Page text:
In children and adolescents with type 1 diabetes, insulin pumps have been shown to have several benefits in areas like blood glucose control and cardiovascular outcomes. Exactly why cardiovascular outcomes are better in children who use pumps, though, hasn’t been fully explored.
Now, researchers have shown one way that pump therapy may lead to better heart and blood vessel health: by improving blood levels of lipids, such as cholesterol.
In a study published in the journal Diabetic Medicine, researchers looked at data from 14,290 people ages 18 and under with type 1 diabetes. The average age of participants was about 15, and all of them had had diabetes for at least a year. They took part in medical examinations at sites on every continent except Africa and Antarctica, as noted in a Healio article on the study.
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From this database, the researchers looked at how participants received their insulin and compared this with HDL (“good”) and LDL (“bad”) cholesterol levels. In the 51% of participants who used insulin pumps, the average HDL cholesterol was higher, at 1.55 mmol/l compared with 1.5 mmol/l for the injection group. Average LDL cholesterol was lower in the pump group, at 2.3 mmol/l versus 2.39 mmol/l for the injection group.
While these differences may not seem large, there were stronger signs of lipid improvements when it came to out-of-target-range levels. In the injection group, 41% of participants had an LDL cholesterol level of at least 2.6 mmol/l, a common cutoff for what’s considered to be too high. Only 36% of the pump group had a level at least this high. When insulin doses were taken into account, pump users were found to be 10% less likely to have elevated LDL cholesterol.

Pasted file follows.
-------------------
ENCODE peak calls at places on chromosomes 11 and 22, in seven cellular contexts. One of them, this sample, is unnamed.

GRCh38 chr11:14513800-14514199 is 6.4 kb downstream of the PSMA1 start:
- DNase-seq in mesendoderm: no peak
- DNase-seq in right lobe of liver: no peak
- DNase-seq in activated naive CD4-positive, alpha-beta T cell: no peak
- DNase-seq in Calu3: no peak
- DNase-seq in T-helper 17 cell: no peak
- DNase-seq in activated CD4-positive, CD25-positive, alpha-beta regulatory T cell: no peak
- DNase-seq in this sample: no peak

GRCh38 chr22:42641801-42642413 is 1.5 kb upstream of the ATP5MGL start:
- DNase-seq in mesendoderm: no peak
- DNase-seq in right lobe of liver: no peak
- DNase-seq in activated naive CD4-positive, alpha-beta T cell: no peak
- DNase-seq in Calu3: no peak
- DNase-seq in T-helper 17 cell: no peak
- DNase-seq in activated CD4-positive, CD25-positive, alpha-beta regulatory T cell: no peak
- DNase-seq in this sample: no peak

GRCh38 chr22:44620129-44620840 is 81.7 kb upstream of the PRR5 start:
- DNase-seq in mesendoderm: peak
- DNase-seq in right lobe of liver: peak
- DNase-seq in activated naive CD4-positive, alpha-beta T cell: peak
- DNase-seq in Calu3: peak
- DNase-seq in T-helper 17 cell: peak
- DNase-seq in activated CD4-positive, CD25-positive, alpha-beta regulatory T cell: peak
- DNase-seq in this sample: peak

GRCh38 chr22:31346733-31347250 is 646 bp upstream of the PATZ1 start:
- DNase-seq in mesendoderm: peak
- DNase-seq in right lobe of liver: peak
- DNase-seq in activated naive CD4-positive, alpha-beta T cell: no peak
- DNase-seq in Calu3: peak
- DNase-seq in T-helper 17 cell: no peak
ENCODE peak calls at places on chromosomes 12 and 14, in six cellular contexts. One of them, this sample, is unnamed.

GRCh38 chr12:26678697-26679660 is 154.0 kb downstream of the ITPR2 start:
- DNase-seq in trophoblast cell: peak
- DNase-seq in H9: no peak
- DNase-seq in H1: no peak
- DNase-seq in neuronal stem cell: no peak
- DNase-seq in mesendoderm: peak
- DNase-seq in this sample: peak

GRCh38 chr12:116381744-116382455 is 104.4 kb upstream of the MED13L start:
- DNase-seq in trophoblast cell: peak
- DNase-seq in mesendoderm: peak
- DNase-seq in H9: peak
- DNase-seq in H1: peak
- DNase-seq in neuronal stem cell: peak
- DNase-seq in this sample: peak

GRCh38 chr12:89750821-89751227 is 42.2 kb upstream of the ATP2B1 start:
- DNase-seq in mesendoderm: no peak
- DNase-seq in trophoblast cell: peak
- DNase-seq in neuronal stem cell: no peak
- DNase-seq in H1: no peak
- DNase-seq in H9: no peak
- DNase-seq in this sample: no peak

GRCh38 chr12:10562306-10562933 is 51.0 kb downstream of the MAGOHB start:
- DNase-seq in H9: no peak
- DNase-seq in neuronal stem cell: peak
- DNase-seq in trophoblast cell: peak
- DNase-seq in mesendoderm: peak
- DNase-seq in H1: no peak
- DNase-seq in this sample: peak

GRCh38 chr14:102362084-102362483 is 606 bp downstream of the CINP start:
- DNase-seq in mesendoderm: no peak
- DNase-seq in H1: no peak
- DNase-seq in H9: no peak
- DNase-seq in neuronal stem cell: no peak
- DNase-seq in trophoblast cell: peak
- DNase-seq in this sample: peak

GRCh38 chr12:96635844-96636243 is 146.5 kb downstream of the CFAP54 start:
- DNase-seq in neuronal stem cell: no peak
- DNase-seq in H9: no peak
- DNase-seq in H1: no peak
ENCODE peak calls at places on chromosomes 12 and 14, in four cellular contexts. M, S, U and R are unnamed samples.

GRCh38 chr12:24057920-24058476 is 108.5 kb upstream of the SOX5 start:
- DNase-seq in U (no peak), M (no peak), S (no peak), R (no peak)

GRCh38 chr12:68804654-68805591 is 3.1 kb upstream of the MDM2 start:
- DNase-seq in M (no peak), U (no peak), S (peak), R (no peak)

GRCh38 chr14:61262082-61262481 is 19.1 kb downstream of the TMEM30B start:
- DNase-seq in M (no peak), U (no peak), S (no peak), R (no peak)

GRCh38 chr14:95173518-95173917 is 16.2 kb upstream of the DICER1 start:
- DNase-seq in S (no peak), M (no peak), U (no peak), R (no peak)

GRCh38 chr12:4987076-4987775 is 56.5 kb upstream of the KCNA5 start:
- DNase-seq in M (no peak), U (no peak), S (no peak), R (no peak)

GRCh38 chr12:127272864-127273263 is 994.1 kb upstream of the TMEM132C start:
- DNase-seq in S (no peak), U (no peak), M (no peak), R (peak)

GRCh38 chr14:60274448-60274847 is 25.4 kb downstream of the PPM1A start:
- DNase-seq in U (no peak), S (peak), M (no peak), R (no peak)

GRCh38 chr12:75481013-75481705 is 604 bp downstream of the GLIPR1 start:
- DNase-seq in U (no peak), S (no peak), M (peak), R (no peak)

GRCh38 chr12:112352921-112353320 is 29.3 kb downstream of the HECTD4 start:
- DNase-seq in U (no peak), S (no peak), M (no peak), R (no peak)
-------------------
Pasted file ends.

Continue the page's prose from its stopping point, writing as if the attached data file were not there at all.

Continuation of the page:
Another measure of unhealthy lipid levels, non-HDL cholesterol, was also better in the pump group, with 30% having a level of at least 3.1 mmol/l, compared with 34% of the injection group. After adjusting for overall insulin doses, pump users were found to be 13% less likely to have elevated non-HDL cholesterol.
While these results all seem to indicate a benefit from insulin pumps, the researchers caution that “characteristics of children with access to pump therapy are different from those who do not access pump therapy.” They conclude that “further studies are needed to confirm our observations and explore the potential causes” of the results they observed.
Want to learn more about parenting a child with type 1 diabetes? Read “The Type 1 Diabetes Diagnosis,” “Type 1 Diabetes and Sleepovers or Field Trips,” “Writing a Section 504 Plan for Diabetes,” and “Top 10 Tips for Better Blood Glucose Control.”
A freelance health writer and editor based in Wisconsin, Phillips has a degree in government from Harvard University. He writes on a variety of topics, but is especially interested in the intersection of health and public policy.
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